The second element that can cause friction is the question if, and how much, changes in the labour market should lead to extra (or less) margin for the agency, in relation to the effort to find and keep suitable workers for the client.

Many agreements are specifically designed to deliver “classical staffing”, but the world is changing rapidly. The number of temporary workers in staffing will hugely decrease over the next few years in favour of new contingent work varieties like freelancers/contractors and the GIG services. A number of traditional agencies are gravitating this way too, but it doesn’t show in long term agreements yet.

The client and supplier share their knowledge and skills (with respect for their ‘intellectual property’). Everyone understands that the client as well as the supplier want protect their ‘intellectual property’; their trade secret. But it can be an advantage to both parties to share a bit more than one would normally. That requires trust, but can lead to an enormous increase in efficiency and innovation. By looking for suitable solutions together and by exchanging more in-depth information, smart new solutions can be created, which would not have been possible otherwise.

The client and supplier have a continuous urge to improve the service. A flourishing partnership requires a continuous commitment on improving the collaboration between both parties. Improvement on the points described above, and more. Building a good end-to-end employee experience together – also for temporary workers – is becoming more and more important to recruit and retain the right people for an organisation. This applies to the customer as well as the supplier and requires a continuous investment in time and resources from both parties.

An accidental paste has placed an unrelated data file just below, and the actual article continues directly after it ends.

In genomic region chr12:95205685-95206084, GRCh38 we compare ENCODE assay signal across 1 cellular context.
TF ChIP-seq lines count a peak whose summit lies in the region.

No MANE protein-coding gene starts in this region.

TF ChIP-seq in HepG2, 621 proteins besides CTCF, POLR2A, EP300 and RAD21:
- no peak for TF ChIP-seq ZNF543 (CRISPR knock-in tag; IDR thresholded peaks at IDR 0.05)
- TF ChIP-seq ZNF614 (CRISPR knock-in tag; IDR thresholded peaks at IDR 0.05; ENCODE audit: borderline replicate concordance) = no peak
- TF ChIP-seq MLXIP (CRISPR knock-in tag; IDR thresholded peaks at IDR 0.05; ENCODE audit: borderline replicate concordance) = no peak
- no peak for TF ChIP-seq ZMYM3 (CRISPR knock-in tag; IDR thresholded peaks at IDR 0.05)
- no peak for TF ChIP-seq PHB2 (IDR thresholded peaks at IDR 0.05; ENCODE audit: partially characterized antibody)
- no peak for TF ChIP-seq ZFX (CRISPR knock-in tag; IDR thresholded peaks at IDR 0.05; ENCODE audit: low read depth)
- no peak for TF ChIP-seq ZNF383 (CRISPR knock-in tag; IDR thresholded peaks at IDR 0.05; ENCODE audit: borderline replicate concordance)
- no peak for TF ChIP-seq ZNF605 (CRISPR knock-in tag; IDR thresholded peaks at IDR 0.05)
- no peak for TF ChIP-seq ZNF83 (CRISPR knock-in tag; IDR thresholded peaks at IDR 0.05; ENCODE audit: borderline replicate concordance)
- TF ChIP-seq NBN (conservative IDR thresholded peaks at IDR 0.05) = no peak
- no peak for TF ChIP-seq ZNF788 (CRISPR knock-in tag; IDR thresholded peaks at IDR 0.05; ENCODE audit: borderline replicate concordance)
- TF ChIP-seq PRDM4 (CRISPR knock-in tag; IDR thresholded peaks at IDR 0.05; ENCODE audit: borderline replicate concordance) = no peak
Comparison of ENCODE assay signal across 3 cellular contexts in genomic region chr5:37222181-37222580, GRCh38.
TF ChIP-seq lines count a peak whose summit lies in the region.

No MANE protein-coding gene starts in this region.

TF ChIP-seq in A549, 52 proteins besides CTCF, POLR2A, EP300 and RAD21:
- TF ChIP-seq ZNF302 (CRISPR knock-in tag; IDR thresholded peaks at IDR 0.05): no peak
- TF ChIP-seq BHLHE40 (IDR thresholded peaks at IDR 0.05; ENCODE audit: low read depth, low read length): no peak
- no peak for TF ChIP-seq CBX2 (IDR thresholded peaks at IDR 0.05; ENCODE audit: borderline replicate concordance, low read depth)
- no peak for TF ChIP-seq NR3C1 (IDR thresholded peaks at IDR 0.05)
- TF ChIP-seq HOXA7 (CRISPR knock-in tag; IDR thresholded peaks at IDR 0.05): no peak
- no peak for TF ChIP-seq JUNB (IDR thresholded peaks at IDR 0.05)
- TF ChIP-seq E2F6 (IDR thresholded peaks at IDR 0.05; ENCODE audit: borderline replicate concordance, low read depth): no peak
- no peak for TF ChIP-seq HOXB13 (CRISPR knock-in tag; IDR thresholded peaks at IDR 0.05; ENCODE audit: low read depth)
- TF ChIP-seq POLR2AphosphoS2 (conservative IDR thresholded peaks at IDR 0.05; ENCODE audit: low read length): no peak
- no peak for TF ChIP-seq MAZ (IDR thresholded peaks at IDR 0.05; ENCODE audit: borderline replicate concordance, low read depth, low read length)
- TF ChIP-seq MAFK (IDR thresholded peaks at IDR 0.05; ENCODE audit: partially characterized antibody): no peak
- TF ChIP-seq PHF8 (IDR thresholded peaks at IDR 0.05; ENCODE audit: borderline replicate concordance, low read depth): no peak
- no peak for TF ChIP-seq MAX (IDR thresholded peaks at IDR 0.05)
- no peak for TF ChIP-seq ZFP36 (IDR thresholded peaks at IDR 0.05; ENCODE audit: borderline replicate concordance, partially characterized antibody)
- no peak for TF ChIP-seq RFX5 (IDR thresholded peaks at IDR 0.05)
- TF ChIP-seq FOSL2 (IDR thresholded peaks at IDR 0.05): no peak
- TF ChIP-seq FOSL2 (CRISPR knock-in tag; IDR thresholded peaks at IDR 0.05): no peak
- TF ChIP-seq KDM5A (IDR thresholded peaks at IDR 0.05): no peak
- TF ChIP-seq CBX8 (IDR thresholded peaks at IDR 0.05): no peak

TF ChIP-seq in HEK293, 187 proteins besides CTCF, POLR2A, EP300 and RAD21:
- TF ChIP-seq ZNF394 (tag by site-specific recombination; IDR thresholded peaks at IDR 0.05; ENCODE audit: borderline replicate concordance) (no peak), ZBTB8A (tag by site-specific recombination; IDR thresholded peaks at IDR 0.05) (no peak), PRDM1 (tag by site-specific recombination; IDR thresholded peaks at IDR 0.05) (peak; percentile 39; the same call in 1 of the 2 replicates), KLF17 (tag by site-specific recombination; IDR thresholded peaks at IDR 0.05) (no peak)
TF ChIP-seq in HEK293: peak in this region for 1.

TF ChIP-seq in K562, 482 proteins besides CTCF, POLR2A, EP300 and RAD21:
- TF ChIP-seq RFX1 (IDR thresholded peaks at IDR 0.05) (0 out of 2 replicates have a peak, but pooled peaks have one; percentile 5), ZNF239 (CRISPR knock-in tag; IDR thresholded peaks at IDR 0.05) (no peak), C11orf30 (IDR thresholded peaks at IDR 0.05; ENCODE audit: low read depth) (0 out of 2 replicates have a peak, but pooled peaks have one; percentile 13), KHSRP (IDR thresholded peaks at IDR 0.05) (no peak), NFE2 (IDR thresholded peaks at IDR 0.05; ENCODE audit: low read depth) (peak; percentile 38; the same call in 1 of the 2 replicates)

What’s the price of a partnership like that?

And so we return to the statement in the title: Why in contingent work partnerships cannot be partnerships at bottom prices.

All parties need sufficient room to invest in continuous improvement to be able to guarantee an optimal and efficient deployment of contingent work, short as well as long term. The benefits of working together in a real partnership are much greater for the customer than squeezing the last dime out of a margin. In the long term, continuous efficiency improvements combined with better and faster fulfillment of the demand for contingent workers are much more valuable.

So, can a supplier raise its rates unlimited when entering a partnership? No, of course it’s all about finding a balance. Market conformity is the starting point. From there it’s up to the supplier to make sure the client experiences enough added value to justify a good price.

About the author

Marc Viëtor is Managing Partner at TalentIn. With more than 25 years in the industry and as former senior executive in Randstad and Randstad Sourceright he has a thorough experience in HR solutions. His broad experience covers  sales, solution design, concept and process development, finance and HR in markets around the globe. Marc has worked with many companies on a variety of services and solutions.

TalentIn can help you develop or update your contingent labour recruitment programme by assessing your current plans or programme with our Talent Management Maturity Model that deliver results and stays ahead of the paradigm shift.  We are happy to discuss this topic more in depth with you. Please visit us at www.talentin.eu , mail us at info@talentin.eu or call us on +31 10 307 54 22.